Seattle Redistricting Commission needs you to yell at them: Otherwise they'll move forward with a terrible new map for our City Council districts. The new map would cater to the wealthy homeowners in Magnolia and dilute the power of renters in Fremont, so put a note on your calendars to chime in at the next public forum on October 8 at 10 am. You can attend in-person at City Hall, or provide comment remotely.

Putin breaks international law to own the libs:

A+ work from San Bernardino's finest: A tragic failure of policing took place on Tuesday when a 15-year-old girl was killed amid a shootout with cops while fleeing her father's attempt to kidnap her. Police had issued an Amber Alert for the girl earlier that day after her father allegedly killed her mother and then fled from authorities with her in the car. Police say the child was wearing "tactical gear" and that there were "indications" she participated in the shootout. I guess we have no choice but to give the cops more money for training on how to avoid shooting teenage girls fleeing kidnappings.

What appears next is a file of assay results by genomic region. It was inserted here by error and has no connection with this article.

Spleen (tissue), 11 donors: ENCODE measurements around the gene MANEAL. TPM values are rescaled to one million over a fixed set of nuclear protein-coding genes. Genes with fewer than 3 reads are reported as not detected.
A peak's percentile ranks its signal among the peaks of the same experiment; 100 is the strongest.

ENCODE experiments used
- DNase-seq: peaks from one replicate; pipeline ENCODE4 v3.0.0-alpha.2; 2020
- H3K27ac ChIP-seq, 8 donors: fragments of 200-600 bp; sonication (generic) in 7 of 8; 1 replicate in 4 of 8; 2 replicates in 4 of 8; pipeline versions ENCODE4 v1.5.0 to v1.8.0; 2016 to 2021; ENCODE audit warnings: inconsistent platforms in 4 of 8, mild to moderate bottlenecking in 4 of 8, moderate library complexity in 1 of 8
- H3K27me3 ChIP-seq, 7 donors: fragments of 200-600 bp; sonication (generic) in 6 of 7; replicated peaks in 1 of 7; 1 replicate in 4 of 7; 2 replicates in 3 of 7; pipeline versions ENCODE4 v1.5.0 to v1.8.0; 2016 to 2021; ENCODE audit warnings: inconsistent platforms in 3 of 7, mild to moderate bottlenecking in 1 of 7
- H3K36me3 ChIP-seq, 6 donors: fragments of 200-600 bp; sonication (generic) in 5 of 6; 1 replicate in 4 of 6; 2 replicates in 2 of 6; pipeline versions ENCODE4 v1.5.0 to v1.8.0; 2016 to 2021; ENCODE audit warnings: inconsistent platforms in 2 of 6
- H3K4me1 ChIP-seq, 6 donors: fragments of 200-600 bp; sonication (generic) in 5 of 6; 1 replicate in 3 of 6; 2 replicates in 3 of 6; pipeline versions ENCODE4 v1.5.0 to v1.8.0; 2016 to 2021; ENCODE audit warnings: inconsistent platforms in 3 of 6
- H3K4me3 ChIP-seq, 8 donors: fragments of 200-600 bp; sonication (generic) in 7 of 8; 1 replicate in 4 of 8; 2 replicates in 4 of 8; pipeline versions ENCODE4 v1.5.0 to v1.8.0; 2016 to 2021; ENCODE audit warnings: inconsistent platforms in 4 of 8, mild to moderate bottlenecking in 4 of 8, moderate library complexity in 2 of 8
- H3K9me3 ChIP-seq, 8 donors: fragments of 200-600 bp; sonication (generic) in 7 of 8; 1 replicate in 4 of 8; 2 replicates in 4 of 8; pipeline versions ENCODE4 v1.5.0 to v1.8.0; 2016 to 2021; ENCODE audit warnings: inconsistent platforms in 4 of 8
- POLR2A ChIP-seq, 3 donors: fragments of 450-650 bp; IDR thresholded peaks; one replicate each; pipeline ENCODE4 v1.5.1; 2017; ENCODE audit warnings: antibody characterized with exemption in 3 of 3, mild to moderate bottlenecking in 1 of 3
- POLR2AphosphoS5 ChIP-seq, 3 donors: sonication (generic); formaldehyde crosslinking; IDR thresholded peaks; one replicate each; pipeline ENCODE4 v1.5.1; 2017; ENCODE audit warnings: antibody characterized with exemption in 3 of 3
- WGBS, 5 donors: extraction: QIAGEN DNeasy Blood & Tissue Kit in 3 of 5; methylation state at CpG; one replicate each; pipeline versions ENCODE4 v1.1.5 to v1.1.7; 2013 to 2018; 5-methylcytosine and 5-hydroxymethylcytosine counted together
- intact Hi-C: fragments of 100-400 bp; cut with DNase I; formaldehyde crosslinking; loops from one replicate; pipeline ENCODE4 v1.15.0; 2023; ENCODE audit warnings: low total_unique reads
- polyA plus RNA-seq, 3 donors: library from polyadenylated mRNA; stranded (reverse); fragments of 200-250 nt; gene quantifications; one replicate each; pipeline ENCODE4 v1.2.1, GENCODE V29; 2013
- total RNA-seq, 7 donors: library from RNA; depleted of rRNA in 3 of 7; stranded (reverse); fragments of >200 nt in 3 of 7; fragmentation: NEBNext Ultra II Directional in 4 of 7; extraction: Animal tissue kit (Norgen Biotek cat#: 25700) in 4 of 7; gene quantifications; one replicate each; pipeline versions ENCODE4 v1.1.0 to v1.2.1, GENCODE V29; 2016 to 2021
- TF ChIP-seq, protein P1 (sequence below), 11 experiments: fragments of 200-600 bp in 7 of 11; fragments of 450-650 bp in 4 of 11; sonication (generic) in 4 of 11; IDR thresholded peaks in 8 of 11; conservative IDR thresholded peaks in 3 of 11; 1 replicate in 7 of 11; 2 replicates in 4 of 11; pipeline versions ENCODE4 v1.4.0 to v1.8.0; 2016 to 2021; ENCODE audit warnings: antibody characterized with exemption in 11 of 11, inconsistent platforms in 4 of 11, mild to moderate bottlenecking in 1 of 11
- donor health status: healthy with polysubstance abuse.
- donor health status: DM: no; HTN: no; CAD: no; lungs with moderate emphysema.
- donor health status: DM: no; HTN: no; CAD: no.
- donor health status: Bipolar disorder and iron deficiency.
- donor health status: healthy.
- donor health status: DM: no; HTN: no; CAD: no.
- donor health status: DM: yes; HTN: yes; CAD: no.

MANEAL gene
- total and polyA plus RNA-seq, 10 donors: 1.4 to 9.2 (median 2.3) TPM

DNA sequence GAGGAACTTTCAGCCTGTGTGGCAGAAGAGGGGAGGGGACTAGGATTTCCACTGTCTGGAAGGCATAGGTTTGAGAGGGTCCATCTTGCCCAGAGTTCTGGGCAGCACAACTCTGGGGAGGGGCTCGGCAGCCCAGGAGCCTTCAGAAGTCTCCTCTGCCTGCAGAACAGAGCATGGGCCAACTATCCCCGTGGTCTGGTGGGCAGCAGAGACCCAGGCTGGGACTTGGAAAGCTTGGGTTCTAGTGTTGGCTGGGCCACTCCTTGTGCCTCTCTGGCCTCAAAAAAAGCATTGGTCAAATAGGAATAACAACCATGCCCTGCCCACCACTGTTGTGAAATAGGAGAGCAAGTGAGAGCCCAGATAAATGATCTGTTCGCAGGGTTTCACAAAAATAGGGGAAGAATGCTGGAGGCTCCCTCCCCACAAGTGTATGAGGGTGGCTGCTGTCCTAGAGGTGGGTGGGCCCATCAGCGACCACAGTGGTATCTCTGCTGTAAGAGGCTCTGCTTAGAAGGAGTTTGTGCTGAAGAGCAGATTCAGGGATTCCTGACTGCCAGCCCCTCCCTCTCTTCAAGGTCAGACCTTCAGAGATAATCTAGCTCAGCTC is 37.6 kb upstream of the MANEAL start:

Better news out of California: Their Governor signed SB 1162 into law yesterday, which will require companies that employ at least 15 people to post salaries in all job listings starting on January 1. This is great news, but also something every company should do to reduce pay equity without the government forcing them to behave like decent human beings.

"It's not a gun problem, it's a mental health problem..." So goes the ubiquitous refrain from every NRA-funded Republican member of Congress after every school shooting, but they don't want to fix that problem either, apparently.